The unexplained questions in Lorna Simpson’s Waterbearer
The US artist’s enigmatic images and captions aren’t easy to respond to or reconcile
If you know the work of Lorna Simpson, then you’ll probably recognise a Lorna Simpson photograph when you see one. Though the New York artist has worked in a wide variety of media, including collage, painting, sculpture and video, she came to prominence in the 1980s, with a distinctive take on photography.
In our newly updated Simpson monograph, which forms part of our Contemporary Artist Series, the art historian and curator Kellie Jones picks out the key characteristics of a Simpson photograph: “those elegant black female figures, their backs to us, rejecting any familiarity yet communicating with us feverishly in accompanying written messages located just beyond the borders of the image.”
The works first appeared at a time when artists were querying the reliability and treachery of images and Simpson’s work formed part of this interrogation. “Using the traditional format of the silver print, Simpson questioned the authority of realism that defined the photographic project,” writes Jones. “Particularly at issue were the tropes of documentary practice, which in their illumination of human suffering mostly framed such realities as natural, inevitable occurrences, the political causes behind the events remaining invisible and unexamined.”
By way of example, Jones focuses on Simpson’s 1986 work, Waterbearer. As Jones sees it, this picture “might once have been seen as the handmaiden common to many of Vermeer’s domestic dramas or as a classic caryatid of ancient Greece. But the addition of language meant that the work spoke to us simultaneously in different ways and on a number of levels.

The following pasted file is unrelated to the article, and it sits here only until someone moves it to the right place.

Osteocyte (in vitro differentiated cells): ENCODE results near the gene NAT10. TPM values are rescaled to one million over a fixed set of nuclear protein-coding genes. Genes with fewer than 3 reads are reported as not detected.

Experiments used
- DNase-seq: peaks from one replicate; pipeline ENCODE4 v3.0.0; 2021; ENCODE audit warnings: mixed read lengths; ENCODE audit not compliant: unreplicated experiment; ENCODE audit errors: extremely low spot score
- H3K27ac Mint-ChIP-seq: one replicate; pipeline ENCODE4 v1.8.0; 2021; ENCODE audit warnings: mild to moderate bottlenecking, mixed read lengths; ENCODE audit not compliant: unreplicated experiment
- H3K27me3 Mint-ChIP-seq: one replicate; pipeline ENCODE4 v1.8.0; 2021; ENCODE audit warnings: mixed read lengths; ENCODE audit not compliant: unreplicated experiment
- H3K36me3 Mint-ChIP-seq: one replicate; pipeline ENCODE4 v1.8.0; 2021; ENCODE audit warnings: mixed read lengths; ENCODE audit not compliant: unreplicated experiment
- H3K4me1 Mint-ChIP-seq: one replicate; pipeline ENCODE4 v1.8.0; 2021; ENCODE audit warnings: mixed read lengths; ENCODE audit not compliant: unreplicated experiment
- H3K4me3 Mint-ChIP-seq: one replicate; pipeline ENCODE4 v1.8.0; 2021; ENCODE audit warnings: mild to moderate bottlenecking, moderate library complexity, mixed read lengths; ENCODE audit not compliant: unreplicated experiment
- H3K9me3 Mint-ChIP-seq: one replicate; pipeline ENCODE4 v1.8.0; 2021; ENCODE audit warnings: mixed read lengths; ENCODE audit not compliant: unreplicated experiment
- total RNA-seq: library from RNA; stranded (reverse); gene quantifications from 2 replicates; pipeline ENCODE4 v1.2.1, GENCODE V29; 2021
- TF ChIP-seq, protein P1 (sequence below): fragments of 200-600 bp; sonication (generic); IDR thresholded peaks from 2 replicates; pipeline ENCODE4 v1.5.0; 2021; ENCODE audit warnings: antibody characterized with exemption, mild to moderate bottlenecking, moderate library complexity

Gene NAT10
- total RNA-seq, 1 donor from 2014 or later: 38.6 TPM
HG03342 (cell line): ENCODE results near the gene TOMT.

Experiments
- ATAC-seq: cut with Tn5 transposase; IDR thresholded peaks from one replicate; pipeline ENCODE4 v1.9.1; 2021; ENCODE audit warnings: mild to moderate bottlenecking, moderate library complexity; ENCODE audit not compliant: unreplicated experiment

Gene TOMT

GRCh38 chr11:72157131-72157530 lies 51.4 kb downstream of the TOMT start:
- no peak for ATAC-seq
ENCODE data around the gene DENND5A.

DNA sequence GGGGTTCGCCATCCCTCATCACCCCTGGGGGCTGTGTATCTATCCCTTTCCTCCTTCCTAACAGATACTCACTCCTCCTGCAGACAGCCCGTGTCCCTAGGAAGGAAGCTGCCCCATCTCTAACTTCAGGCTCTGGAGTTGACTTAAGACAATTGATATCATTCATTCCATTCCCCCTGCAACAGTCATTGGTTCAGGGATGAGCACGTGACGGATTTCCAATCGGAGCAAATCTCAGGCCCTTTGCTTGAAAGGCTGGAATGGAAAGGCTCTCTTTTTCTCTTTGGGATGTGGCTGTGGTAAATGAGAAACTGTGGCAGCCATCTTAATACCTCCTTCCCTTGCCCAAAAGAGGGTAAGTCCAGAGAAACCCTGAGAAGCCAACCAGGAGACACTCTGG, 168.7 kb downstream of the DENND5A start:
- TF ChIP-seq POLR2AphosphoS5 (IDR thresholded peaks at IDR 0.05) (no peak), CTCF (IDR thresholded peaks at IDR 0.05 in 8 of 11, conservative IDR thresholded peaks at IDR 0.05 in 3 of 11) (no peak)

Lorna Simpson, New York, 2021
“The figure in Waterbearer strikes a delicate and graceful pose. She holds a pitcher in each outstretched hand. These paired vessels – one silver and the other plastic – seem to mark the endpoints of the economic spectrum. Women of all classes, it appears, face regulation and impediments to expression and power. The text gives voice to women’s language and memory, even while revealing how this speech is stifled and controlled: ‘She saw him disappear by the river, They asked her to tell what happened only to discount her memory’.”
It’s a powerful passage of text, which seems to raise more questions than it answers. “What Simpson does in Waterbearer and in other works from this period is to comment on the lived truth of women in general and black women in particular,” writes Jones. “Yet, embedded in the very structure of the work itself, in this case in the confrontation between the specificity of individual vision and the need of social forces to control what is recorded, is the action of the artist prying into the history of photographic practice, questioning what we see and how we see it.”
We can’t see the photograph, read the caption, and draw one, simple, conclusion; instead, Jones writes, “Simpson works against a seamless, naturalised view of the universe. The photographic truth lies somewhere in the space between the image, the text and our responses to it.”
To see many more of Simpson’s work, and to better understand its meaning and effect, order a copy of our new Lorna Simpson book here.